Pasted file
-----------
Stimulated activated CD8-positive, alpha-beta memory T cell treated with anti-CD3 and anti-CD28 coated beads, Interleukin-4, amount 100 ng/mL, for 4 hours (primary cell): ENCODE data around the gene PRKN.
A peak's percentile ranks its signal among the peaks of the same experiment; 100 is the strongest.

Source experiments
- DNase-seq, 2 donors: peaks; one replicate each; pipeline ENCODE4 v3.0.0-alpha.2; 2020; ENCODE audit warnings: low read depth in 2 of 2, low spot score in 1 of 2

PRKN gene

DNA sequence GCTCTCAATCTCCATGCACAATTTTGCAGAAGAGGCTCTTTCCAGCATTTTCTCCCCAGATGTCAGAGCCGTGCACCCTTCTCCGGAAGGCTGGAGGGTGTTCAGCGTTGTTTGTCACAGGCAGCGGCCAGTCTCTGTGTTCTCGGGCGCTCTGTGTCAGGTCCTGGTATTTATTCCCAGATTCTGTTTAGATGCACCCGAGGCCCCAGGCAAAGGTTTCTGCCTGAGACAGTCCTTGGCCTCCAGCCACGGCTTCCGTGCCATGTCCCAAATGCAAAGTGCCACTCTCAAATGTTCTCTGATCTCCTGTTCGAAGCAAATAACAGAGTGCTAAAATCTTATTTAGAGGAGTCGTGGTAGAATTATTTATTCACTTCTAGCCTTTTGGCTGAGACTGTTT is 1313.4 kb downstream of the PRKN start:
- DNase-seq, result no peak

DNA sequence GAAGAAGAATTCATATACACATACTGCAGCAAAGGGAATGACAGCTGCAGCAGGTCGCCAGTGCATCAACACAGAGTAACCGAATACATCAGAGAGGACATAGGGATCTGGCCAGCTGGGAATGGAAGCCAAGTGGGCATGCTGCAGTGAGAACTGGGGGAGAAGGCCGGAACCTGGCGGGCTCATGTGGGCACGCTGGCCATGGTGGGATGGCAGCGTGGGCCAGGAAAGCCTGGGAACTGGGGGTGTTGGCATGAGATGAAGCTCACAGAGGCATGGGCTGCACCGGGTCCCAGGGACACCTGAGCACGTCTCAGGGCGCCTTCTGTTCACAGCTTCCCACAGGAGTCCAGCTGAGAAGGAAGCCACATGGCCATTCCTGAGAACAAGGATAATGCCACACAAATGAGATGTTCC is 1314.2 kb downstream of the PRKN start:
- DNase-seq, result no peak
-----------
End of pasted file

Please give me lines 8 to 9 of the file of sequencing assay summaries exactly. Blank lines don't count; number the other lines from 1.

DNA sequence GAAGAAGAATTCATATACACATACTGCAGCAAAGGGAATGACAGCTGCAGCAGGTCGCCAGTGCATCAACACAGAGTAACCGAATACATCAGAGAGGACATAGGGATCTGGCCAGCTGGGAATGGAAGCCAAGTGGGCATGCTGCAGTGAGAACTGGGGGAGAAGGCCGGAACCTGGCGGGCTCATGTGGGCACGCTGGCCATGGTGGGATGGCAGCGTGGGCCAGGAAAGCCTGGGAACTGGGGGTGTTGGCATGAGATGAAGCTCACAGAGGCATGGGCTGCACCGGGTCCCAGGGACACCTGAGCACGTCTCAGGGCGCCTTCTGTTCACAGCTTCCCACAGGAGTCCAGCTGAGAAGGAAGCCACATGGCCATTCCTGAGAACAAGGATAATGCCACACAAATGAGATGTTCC is 1314.2 kb downstream of the PRKN start:
- DNase-seq, result no peak